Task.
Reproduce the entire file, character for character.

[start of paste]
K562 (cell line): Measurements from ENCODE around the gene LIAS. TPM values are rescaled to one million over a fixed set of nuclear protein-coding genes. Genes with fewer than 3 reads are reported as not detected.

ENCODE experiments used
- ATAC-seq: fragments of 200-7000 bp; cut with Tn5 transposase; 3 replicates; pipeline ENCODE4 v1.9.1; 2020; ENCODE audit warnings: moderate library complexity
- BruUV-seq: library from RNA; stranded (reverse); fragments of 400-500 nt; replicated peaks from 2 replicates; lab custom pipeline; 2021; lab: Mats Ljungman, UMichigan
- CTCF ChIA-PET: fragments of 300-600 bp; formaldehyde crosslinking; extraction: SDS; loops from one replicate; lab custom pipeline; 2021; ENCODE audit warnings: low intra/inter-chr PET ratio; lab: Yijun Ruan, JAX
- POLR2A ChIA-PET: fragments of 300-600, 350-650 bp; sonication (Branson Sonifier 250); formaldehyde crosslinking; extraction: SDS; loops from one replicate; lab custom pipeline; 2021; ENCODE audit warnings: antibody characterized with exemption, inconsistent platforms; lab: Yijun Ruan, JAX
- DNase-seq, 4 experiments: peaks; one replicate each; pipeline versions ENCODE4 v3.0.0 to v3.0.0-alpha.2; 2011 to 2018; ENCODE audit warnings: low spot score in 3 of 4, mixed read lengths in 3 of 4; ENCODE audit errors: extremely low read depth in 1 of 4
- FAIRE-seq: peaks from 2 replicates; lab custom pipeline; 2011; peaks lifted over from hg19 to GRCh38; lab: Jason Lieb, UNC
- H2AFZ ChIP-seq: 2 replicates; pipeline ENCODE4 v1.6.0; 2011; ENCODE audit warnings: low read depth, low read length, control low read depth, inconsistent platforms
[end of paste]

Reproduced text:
K562 (cell line): Measurements from ENCODE around the gene LIAS. TPM values are rescaled to one million over a fixed set of nuclear protein-coding genes. Genes with fewer than 3 reads are reported as not detected.

ENCODE experiments used
- ATAC-seq: fragments of 200-7000 bp; cut with Tn5 transposase; 3 replicates; pipeline ENCODE4 v1.9.1; 2020; ENCODE audit warnings: moderate library complexity
- BruUV-seq: library from RNA; stranded (reverse); fragments of 400-500 nt; replicated peaks from 2 replicates; lab custom pipeline; 2021; lab: Mats Ljungman, UMichigan
- CTCF ChIA-PET: fragments of 300-600 bp; formaldehyde crosslinking; extraction: SDS; loops from one replicate; lab custom pipeline; 2021; ENCODE audit warnings: low intra/inter-chr PET ratio; lab: Yijun Ruan, JAX
- POLR2A ChIA-PET: fragments of 300-600, 350-650 bp; sonication (Branson Sonifier 250); formaldehyde crosslinking; extraction: SDS; loops from one replicate; lab custom pipeline; 2021; ENCODE audit warnings: antibody characterized with exemption, inconsistent platforms; lab: Yijun Ruan, JAX
- DNase-seq, 4 experiments: peaks; one replicate each; pipeline versions ENCODE4 v3.0.0 to v3.0.0-alpha.2; 2011 to 2018; ENCODE audit warnings: low spot score in 3 of 4, mixed read lengths in 3 of 4; ENCODE audit errors: extremely low read depth in 1 of 4
- FAIRE-seq: peaks from 2 replicates; lab custom pipeline; 2011; peaks lifted over from hg19 to GRCh38; lab: Jason Lieb, UNC
- H2AFZ ChIP-seq: 2 replicates; pipeline ENCODE4 v1.6.0; 2011; ENCODE audit warnings: low read depth, low read length, control low read depth, inconsistent platforms